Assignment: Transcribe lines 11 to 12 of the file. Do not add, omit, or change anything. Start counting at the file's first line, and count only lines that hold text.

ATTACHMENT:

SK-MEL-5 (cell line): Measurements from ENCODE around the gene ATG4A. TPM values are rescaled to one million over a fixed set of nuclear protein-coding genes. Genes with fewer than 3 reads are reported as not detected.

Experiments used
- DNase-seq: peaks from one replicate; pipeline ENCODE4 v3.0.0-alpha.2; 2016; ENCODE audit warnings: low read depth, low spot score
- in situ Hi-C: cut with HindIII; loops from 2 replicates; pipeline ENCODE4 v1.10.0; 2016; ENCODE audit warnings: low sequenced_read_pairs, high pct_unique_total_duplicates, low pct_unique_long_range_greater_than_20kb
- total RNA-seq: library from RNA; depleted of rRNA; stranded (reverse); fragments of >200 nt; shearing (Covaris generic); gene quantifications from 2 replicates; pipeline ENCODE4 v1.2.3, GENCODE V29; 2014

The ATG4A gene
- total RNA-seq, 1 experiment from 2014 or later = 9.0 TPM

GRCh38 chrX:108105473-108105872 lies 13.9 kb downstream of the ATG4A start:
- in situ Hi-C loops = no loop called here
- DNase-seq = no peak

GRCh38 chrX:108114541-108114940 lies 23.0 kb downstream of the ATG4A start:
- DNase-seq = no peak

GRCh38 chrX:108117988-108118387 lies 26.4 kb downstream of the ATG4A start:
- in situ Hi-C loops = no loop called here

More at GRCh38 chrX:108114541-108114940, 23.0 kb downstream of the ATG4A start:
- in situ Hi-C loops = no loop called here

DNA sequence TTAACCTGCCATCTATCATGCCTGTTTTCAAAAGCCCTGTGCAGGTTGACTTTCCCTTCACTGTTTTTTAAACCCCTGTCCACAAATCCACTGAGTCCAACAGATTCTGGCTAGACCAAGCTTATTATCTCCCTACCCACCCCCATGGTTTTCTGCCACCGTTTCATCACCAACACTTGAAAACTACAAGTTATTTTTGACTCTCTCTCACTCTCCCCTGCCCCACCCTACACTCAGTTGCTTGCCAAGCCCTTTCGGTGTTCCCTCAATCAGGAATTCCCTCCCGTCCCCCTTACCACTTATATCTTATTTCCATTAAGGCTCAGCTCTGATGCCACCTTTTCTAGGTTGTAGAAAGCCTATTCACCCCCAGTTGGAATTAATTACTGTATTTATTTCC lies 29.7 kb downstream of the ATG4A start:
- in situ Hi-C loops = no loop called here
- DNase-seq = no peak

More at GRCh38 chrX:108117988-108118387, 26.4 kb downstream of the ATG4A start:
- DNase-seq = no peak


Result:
GRCh38 chrX:108114541-108114940 lies 23.0 kb downstream of the ATG4A start:
- DNase-seq = no peak